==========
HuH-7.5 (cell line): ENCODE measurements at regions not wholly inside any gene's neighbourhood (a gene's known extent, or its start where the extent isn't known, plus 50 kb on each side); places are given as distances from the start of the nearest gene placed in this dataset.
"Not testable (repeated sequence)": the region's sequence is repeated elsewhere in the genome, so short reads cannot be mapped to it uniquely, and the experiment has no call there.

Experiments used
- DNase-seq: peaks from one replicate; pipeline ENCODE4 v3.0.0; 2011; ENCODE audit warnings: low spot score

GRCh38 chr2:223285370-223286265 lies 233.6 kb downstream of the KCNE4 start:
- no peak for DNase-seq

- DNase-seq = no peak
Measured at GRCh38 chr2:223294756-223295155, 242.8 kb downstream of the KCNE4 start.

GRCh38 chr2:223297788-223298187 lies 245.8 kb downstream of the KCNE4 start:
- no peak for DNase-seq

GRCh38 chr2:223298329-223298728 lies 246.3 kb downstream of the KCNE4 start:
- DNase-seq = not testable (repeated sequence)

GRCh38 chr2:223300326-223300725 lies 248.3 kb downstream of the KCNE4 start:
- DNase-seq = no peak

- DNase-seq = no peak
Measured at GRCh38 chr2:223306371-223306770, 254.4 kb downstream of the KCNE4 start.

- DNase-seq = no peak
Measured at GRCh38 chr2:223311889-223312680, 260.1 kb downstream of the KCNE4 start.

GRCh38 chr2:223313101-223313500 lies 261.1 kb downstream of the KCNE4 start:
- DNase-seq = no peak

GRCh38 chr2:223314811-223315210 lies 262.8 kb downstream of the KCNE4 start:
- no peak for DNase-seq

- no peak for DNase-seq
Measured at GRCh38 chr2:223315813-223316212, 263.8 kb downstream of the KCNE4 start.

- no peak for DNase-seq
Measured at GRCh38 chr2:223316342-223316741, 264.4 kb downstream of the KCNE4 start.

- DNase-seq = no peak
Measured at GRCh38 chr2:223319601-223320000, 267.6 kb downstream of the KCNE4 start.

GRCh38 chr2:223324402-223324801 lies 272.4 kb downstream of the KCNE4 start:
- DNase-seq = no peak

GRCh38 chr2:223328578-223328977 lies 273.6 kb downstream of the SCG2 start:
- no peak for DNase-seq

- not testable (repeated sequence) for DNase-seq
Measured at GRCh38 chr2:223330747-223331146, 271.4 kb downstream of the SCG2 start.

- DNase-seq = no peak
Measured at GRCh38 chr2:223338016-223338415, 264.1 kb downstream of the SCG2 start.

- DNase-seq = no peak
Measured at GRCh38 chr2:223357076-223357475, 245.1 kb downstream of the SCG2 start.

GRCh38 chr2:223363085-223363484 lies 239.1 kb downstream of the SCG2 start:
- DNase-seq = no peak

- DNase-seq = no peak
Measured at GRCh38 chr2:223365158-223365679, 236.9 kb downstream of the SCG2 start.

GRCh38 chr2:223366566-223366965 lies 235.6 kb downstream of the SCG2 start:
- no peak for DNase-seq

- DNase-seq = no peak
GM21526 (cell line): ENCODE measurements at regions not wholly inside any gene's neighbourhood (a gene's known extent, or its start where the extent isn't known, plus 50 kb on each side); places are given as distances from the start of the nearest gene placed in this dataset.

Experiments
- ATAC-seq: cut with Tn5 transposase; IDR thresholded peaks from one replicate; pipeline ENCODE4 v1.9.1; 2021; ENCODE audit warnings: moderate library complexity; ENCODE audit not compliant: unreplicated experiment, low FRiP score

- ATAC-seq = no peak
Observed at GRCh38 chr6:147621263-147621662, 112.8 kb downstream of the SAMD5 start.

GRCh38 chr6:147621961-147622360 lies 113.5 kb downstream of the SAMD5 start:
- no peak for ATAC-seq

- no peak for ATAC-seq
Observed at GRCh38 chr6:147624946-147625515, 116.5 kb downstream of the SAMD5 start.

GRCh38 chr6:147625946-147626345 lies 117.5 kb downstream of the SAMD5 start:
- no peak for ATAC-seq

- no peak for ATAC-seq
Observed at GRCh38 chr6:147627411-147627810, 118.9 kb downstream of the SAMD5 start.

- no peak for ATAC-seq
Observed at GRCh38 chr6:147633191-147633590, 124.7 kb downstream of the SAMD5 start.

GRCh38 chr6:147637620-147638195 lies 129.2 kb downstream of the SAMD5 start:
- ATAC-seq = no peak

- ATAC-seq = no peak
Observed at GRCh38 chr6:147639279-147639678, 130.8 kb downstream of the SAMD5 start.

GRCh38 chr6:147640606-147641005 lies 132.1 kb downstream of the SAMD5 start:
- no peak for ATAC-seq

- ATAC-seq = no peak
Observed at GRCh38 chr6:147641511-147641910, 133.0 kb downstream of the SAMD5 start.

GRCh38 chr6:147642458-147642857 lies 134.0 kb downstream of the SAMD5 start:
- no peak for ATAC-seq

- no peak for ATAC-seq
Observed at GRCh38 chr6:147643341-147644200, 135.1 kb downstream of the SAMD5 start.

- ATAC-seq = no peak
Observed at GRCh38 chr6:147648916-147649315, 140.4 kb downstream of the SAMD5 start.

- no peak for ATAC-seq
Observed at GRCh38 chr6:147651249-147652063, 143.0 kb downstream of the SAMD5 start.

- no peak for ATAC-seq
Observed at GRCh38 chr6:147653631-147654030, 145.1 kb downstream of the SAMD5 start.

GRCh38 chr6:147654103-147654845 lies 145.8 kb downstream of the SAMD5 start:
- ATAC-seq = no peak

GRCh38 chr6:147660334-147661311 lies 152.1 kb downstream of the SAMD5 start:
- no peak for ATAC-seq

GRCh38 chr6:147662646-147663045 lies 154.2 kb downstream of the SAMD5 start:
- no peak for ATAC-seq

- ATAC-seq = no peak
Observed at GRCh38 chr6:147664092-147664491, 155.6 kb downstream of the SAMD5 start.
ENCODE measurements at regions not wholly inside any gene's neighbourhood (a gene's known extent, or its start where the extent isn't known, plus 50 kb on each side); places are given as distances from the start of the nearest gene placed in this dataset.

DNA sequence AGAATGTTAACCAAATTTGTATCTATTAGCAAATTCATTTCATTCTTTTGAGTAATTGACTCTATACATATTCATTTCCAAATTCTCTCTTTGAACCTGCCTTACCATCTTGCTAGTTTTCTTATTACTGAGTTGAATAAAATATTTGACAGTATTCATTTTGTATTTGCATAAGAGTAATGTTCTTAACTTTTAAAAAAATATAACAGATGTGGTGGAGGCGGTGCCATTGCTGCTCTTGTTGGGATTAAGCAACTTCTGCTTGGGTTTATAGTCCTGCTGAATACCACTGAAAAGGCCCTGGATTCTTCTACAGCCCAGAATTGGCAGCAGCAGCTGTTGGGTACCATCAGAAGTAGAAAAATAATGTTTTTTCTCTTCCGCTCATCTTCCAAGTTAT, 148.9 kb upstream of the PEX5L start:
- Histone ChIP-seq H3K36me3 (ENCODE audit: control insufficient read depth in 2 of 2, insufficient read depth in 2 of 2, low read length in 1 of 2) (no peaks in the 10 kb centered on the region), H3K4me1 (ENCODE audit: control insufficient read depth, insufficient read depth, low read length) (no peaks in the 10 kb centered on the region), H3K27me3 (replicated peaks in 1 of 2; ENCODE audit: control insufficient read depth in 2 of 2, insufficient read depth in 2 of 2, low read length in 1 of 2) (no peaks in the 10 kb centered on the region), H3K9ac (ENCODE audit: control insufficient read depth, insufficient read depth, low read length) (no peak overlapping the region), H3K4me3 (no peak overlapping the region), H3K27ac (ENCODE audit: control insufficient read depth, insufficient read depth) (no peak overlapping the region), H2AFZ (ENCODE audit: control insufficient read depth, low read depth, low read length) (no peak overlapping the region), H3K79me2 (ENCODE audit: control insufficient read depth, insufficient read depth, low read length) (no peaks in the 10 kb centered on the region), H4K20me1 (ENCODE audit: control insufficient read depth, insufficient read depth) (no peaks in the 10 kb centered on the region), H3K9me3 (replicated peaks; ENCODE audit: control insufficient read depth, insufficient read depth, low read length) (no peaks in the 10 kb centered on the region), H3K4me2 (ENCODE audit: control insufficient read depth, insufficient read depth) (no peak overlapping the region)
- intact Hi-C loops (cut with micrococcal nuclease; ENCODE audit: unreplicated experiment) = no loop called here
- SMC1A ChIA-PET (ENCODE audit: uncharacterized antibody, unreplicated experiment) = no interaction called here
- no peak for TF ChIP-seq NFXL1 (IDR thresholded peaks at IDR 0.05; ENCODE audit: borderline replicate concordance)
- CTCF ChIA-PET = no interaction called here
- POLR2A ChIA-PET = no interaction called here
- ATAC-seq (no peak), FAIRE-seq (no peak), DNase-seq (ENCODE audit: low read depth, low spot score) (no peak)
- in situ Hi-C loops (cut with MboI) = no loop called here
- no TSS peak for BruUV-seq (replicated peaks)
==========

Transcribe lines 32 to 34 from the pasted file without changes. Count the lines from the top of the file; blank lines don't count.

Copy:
- no peak for DNase-seq

- not testable (repeated sequence) for DNase-seq
Measured at GRCh38 chr2:223330747-223331146, 271.4 kb downstream of the SCG2 start.